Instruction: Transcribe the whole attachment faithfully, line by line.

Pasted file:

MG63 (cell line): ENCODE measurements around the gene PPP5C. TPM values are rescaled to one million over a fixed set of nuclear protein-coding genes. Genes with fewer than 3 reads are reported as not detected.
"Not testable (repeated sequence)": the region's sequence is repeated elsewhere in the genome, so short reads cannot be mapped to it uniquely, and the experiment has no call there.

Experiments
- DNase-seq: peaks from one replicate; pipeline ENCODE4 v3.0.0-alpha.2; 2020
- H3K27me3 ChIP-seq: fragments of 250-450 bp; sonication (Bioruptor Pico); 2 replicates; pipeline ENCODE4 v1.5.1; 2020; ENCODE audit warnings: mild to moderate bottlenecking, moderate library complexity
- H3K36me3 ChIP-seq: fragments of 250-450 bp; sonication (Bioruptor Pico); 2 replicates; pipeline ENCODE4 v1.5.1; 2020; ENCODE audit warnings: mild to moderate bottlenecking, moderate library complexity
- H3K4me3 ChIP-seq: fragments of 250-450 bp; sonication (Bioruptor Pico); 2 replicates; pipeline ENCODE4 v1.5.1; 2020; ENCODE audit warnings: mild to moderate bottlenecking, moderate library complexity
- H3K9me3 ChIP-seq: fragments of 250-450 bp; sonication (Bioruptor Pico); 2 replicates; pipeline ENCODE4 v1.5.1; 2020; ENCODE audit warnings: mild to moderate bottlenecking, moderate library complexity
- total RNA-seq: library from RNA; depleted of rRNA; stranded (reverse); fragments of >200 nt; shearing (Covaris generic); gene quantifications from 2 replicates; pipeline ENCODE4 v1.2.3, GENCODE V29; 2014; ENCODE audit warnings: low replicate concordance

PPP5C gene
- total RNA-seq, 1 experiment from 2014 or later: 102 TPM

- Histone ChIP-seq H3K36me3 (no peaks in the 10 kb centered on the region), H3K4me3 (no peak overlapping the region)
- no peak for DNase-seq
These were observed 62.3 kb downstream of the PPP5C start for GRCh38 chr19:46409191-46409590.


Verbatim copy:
MG63 (cell line): ENCODE measurements around the gene PPP5C. TPM values are rescaled to one million over a fixed set of nuclear protein-coding genes. Genes with fewer than 3 reads are reported as not detected.
"Not testable (repeated sequence)": the region's sequence is repeated elsewhere in the genome, so short reads cannot be mapped to it uniquely, and the experiment has no call there.

Experiments
- DNase-seq: peaks from one replicate; pipeline ENCODE4 v3.0.0-alpha.2; 2020
- H3K27me3 ChIP-seq: fragments of 250-450 bp; sonication (Bioruptor Pico); 2 replicates; pipeline ENCODE4 v1.5.1; 2020; ENCODE audit warnings: mild to moderate bottlenecking, moderate library complexity
- H3K36me3 ChIP-seq: fragments of 250-450 bp; sonication (Bioruptor Pico); 2 replicates; pipeline ENCODE4 v1.5.1; 2020; ENCODE audit warnings: mild to moderate bottlenecking, moderate library complexity
- H3K4me3 ChIP-seq: fragments of 250-450 bp; sonication (Bioruptor Pico); 2 replicates; pipeline ENCODE4 v1.5.1; 2020; ENCODE audit warnings: mild to moderate bottlenecking, moderate library complexity
- H3K9me3 ChIP-seq: fragments of 250-450 bp; sonication (Bioruptor Pico); 2 replicates; pipeline ENCODE4 v1.5.1; 2020; ENCODE audit warnings: mild to moderate bottlenecking, moderate library complexity
- total RNA-seq: library from RNA; depleted of rRNA; stranded (reverse); fragments of >200 nt; shearing (Covaris generic); gene quantifications from 2 replicates; pipeline ENCODE4 v1.2.3, GENCODE V29; 2014; ENCODE audit warnings: low replicate concordance

PPP5C gene
- total RNA-seq, 1 experiment from 2014 or later: 102 TPM

- Histone ChIP-seq H3K36me3 (no peaks in the 10 kb centered on the region), H3K4me3 (no peak overlapping the region)
- no peak for DNase-seq
These were observed 62.3 kb downstream of the PPP5C start for GRCh38 chr19:46409191-46409590.